You might also want to be careful about what "the ring of fractions exists" means. It may mean a ring into which $R$ embeds and in which all elements of $S$ have inverses, in which case it may be being assumed that the elements of $S$ are not zero divisors. With noncommutative rings, even with elements that are not (one-sided) zero divisors, you may collapse the ring when trying to adjoin those inverses, which would then be refered to as saying "there is no ring of fractions" (see the paper by Cohn linked to by Bill Dubuque, where after showing there is always a "universal" ring where the elements of $S$ have inverses, he notes that the interest is in having $R$ embed into such a ring). As I recall from hearing talks by noncommutative ring theorists, they usually talk about embedding $R$ into a "ring of quotients" trying to invert all nonzero-divisors, and this is not always possible; so the problem referred to may simply be that you get some collapse.

  • $\begingroup$ To truly understand the noncommutative case I highly recommend perusing the papers in the volume linked in my post. It is quite informative. $\endgroup$ Apr 18 '11 at 4:44
  • $\begingroup$ The Wikipedia article says that if $0 \in S$, then the localization has to be {$0$}. Would this also be a case in which one would say that the ring of fractions doesn't exist? Or in other words, when it's said that localizations don't always exist in the non-commutative case, does that mean precisely what it says, or does it mean that non-trivial localizations don't always exist? $\endgroup$ Apr 18 '11 at 4:44
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    $\begingroup$ @Amit: Don't trust Wikipedia too far in technical topics. I would suggest instead checking out Lam to find out what it means to say that a ring of fractions "does not exist". I am just suggesting a possible interpretation. The article that Bill links to by Cohn shows that you can always "invert" if you allow collapse, but that the "important" case to figure out is when you can do so without any collapse. In the commutative case we know exactly: when $S$ contains no zero divisors. The condition in noncommutative rings is much more difficult. $\endgroup$ Apr 18 '11 at 4:47

Yes, in the commutative case.

Consider the localization $T$ constructed as usual, using fractions with denominators in (the multiplicative closure of) the set $S$. Then there is an obvious map $R'\to T$, and you can show that the ideal $I$ is in the kernel, so you get a map $R'/I\to T$. Can you find the inverse map?

The noncommutative case requires that you define $R'$ to be the non commutative polynomial ring, and then things work as well.

Later: in the non commutative case, I am interpreting "the localization of $R$ at $S$" to mean "the universal map $T\to\mathrm{something}$ which maps elements of $S$ to invertible elements", which always exists (but which may be either trivial or unmanageable; in particular, it may be not be describable in terms of fractions in any meaningful way)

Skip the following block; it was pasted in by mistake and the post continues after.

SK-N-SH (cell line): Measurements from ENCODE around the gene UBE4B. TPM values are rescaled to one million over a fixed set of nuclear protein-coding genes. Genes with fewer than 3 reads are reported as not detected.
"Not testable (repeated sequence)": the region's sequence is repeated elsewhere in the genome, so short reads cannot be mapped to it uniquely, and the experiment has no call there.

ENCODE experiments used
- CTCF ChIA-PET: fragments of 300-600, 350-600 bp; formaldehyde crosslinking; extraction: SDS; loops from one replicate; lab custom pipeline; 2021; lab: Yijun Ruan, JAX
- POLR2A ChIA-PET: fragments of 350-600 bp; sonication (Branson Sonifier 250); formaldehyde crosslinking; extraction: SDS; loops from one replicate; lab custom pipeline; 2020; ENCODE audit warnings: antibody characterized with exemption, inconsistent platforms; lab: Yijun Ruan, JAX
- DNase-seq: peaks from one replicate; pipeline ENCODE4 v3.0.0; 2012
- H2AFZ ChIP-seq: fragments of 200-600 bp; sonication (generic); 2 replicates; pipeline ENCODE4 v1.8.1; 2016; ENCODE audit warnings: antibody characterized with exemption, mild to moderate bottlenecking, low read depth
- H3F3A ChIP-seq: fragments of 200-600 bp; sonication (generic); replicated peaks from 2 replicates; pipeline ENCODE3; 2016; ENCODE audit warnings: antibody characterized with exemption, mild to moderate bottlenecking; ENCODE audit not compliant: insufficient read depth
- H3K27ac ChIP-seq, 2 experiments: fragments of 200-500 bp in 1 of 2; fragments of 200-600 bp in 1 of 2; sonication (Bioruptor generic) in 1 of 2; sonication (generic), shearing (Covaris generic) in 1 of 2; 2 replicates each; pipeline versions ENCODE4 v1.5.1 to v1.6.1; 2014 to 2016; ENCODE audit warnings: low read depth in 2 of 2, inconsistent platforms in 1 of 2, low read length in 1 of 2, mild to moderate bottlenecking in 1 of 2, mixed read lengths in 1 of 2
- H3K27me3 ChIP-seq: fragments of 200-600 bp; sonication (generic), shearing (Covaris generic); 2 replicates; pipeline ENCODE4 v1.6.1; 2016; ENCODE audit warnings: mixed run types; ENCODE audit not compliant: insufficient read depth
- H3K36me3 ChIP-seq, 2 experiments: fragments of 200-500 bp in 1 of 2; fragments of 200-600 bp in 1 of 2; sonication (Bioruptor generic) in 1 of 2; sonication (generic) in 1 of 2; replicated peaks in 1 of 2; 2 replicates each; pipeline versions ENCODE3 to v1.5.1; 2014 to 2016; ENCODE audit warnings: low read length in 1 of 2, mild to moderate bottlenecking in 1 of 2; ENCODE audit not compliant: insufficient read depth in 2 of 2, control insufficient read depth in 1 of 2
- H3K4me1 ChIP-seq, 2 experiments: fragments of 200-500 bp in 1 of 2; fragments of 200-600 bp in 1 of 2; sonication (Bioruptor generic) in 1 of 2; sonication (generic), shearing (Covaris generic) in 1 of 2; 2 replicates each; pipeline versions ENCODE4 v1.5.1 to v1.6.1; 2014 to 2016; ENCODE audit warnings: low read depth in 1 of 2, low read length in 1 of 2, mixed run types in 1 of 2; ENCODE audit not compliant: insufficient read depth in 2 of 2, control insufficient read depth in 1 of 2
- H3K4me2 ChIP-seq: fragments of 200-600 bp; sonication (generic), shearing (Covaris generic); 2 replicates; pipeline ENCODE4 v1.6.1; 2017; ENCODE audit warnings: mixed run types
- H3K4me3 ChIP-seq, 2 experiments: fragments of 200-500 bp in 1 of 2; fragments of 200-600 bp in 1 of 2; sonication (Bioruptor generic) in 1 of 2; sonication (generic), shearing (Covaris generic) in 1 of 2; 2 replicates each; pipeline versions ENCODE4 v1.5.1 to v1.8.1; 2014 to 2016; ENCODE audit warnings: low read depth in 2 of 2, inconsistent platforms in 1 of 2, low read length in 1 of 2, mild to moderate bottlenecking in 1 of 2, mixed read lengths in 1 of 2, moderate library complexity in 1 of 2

Here's an expansion of my answer from a related question. In my opinion, the most enlightening (and the simplest) way to present the universal construction of localizations (and fractions) is to use instead of the pair construction the natural presentation in terms of generators and relations. This allows one to exploit the universal properties of quotient rings and polynomial rings to quickly construct and derive the basic properties of localizations (and to avoid the many tedious verifications required in the pair approach). Moreover, this approach is much more conceptual. Indeed, the pairs in the pair construction are nothing but normal forms for the polynomial terms in the presentation based approach. For details of this approach see e.g. the exposition in section 11.1 of Rotman's Advanced Modern Algebra, and Voloch's: Rings of fractions the hard way. Note: presumably Voloch's title is a joke - since the presentation based approach is actually the easiest way - in fact both Rotman's and Voloch's expositions can be simplified.

Presumably the reason that the pair construction is preferred over the generators and relations approach is that the latter does not work in the noncommutative case. For more on this see Cohn's survey mentioned below.

If you're just beginning to understand universal constructions then I highly recommend that you peruse the beautiful exposition in George Bergman's An Invitation to General Algebra and Universal Constructions.

You might also find illuminating Paul Cohn's historical article Localization in general rings, a historical survey - as well as other papers in that volume [1].

[1] Ranicki, A.(ed). Noncommutative localization in algebra and topology. ICMS 2002

  • $\begingroup$ Thanks for the references. I actually took prof. Bergman's course a couple years ago, at that point in time I was probably happier dealing with algebraic structures and universal constructions. I've since become a set theorist, and my interest in this concept is merely to be able to answer this question: mathoverflow.net/questions/62043/model-theoretic-localization $\endgroup$ Apr 18 '11 at 4:53